This Riverdale review contains spoilers.
Riverdale Season 4 Episode 6
“This is what happens in Riverdale.”
Six episodes in to this season of Riverdale and the brakes are fully off. Finally.
It has long been my complaint that the series needs to fully ramp up the crazy without hesistation and this has come to pass. Yes, Jingle Jangle, the Gargoyle King, the Black Hood, The Farm, etc were all insane, but now, in its fourth season, a murderous doll named Julian is front and center. Oh hell yeah.
It is the kind of televisual insanity I live for. Not since the glory days of Melrose Place has a series had so many stupefying plot developments, and really, it’s a thing of beauty. This episode’s most interesting storyline involves Cheryl further descending into madness as she becomes convinced that the spirit of Julian, a triplet who she absorbed in the womb, is haunting Thistlehouse. Logic dictates that the seemingly nimble refuge from Trilogy of Terror is just a device being used by her remaining relatives to drive her insane and then be able to sell the family’s struggling maple syrup business out from under her. Then again, this is Riverdale, so maybe the doll actually is alive a la The Boy. Fingers crossed!
Regardless, something is going on with Julian, and it is causing Cheryl to miss school. When Toni finally convinces her to leave Thistlehouse and return to Riverdale High, Dagwood mysteriously chokes on a ping pong ball in Cheryl’s absence. Seeing how Julian has escaped the containment circle she created, Cheryl decides to take matters into her own hands and drowns the doll — hoping to kill its malevolent spirit. That’s how she rolls.
Further complicating her already-packed week is the arrival of her relatives, who want Cheryl to agree to sell her stake in the family’s maple syrup business. Cheryl seems amenable to this until Uncle Bedford mentions wanting to visit the Chapel, the same place Corpse Jason is currently enjoying the afterlife in. Before you can say “institutionalize,” Uncle Bedford breaks in to the Chapel, discovers the grotesque tableau on display there and attacks Cheryl. A fight ensues in which Bedford is mortally wounded by Toni. The couple that kills together chills together!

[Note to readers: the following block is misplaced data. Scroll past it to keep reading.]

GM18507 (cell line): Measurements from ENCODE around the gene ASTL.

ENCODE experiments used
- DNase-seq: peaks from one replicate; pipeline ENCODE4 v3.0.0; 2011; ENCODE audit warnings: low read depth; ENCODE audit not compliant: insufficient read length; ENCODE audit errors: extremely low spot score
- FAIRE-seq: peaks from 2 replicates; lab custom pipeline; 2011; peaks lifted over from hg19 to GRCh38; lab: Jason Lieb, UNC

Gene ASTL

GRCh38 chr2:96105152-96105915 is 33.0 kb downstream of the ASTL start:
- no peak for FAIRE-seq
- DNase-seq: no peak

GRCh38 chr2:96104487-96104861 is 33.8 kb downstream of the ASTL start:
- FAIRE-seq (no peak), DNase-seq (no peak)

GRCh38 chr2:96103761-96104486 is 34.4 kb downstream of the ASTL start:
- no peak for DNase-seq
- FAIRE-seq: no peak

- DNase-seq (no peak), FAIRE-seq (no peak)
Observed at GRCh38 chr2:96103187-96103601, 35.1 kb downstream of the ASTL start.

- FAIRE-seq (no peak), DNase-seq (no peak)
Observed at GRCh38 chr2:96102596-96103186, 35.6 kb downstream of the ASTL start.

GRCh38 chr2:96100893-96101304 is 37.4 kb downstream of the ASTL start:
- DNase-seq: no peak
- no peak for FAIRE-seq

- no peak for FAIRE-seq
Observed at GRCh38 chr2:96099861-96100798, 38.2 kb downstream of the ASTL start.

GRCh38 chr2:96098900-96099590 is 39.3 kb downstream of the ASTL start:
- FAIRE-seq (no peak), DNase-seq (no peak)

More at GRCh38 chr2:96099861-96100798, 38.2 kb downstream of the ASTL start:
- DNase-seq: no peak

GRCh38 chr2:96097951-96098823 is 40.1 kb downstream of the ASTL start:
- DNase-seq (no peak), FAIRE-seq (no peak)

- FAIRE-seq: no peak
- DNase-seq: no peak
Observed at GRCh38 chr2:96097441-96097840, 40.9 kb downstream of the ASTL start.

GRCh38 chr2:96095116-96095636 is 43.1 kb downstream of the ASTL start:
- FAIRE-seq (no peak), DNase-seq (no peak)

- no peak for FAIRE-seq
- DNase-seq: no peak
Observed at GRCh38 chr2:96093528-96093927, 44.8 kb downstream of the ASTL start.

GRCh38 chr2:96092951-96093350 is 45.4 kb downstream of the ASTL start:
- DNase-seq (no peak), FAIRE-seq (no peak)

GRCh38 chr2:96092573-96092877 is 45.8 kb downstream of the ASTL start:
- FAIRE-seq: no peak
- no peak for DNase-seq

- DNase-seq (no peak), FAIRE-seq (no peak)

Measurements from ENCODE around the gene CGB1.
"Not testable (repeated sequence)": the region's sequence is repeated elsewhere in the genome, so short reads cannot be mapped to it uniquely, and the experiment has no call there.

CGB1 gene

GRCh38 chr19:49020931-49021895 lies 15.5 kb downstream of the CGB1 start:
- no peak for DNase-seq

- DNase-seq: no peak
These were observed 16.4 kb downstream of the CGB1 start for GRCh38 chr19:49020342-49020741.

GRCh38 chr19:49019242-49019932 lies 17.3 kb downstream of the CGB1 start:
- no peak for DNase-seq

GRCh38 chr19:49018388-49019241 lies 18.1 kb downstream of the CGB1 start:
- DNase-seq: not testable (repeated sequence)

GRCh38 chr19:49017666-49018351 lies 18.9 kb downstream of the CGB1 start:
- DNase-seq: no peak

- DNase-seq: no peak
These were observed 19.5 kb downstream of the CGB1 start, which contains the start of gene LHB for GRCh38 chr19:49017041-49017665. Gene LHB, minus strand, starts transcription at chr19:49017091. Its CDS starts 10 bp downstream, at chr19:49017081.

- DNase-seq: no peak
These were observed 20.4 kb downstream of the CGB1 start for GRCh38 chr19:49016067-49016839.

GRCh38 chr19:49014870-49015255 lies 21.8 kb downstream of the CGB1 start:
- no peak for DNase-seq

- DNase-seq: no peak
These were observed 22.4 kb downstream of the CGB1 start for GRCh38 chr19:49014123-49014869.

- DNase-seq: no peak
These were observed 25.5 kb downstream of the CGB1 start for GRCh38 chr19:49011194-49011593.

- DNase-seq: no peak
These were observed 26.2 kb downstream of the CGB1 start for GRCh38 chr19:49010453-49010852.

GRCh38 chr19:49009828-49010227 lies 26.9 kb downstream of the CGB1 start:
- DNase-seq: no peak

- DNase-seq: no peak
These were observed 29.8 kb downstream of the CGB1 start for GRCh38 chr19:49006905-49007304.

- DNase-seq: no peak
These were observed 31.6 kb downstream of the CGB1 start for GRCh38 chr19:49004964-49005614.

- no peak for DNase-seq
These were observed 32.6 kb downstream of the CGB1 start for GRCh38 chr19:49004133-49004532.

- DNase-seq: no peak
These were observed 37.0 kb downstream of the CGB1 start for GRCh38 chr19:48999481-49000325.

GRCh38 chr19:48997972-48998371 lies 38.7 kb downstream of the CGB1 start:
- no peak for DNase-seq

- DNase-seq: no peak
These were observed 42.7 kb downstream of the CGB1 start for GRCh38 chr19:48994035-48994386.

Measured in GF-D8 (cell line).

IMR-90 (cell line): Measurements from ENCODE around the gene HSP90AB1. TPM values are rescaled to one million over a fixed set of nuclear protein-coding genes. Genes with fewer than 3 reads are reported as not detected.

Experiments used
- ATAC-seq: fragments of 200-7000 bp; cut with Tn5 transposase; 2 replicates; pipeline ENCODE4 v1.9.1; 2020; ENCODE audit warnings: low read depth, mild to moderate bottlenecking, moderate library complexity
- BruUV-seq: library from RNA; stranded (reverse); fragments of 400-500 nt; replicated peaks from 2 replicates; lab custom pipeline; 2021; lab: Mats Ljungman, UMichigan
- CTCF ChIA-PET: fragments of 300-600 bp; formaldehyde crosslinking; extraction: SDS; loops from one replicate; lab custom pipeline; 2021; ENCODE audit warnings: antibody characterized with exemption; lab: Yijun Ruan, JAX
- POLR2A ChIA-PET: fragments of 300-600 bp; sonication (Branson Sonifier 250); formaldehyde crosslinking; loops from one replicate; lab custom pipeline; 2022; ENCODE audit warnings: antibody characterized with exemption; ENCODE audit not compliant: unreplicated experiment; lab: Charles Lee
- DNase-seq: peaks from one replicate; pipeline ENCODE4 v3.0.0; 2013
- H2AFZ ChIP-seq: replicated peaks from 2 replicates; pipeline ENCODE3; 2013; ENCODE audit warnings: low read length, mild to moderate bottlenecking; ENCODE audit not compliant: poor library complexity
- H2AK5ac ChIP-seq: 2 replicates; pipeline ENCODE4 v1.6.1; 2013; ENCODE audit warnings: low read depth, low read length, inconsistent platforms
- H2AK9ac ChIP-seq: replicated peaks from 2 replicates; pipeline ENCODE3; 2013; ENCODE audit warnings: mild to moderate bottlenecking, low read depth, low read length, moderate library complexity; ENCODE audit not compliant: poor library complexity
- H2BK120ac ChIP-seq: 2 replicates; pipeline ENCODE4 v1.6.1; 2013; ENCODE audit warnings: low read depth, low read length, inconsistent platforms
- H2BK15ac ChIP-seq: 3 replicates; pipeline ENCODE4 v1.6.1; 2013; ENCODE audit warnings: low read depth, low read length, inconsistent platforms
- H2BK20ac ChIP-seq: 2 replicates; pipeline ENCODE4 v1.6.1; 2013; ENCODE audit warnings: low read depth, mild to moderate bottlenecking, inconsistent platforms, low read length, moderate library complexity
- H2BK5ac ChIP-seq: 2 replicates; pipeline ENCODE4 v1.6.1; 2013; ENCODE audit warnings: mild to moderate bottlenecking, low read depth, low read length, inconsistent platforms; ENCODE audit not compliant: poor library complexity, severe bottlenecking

What is so much fun about this whole storyline, more than its inherent ridiculous, is that it plays off of the American Gothic nightmare that is everything about the Blossom family. Glued together by incest and maple syrup, this is the most dysfunctional of families whose reality is severely heightened on a show where things already have a baseline off-kilterness. Meanwhile, Toni is a levelheaded character who increasingly is becoming poisoned/enhanced (your call) by Cheryl’s bizarre drama. Now the pair have blood on their hands, and this plus the yet-to-be-resolved Julian saga should result in some captivatingly goofy TV in the coming weeks.
As Choni contends with actual murder, Betty resumes her investigation into whether or not that Charles is a serial killer. The verdict is still out on that one, but in this installment we learn that he is in cahoots with his lover, Chic (a returning Hart Denton). Chic and Charles have launched an ambitious plan involving the exhumation of the Shady Man’s body to gain the Cooper family’s trust. Sure, why not? The plan works, Betty welcomes Charles fully into her life. Oh Betty, you are so much smarter than this. Sigh.
Family matters are also the focus of Veronica’s storyline, as she welcomes her mom home from prison and into a new hostess job at La Bonne Nuit. Much like Henry Hill at the end of Goodfellas, Hermione isn’t prepared to live an ordinary life like a schnook, so she soon falls back into the arms of Hiram. (“I already regret this,” she sighs, echoing the sentiments of viewers who have had enough of these two already). Veronica’s new normal also involves having her dad an Hermosa embark on a new rum business, which apparently has been Hiram’s passion…even though he’s never mentioned it before. Contrivance Rum, drink it and let thoughts of contemptous writing drift away.
Hermosa has now firmly taken her place in her father’s heart, so much so that a picture of her hangs where Veronica’s once did. At least that’s what she thinks. Hiram however tells Veronica that she remains his favorite daughter. Reminder: Parents shouldn’t have favorites. This declaration aside, Veronica doesn’t want him back in her life, let alone the Pembrooke. She’s standing her ground, renewed vowels or not, and setting out on her own without her parents’ help. We’ve heard all this before though, haven’t we?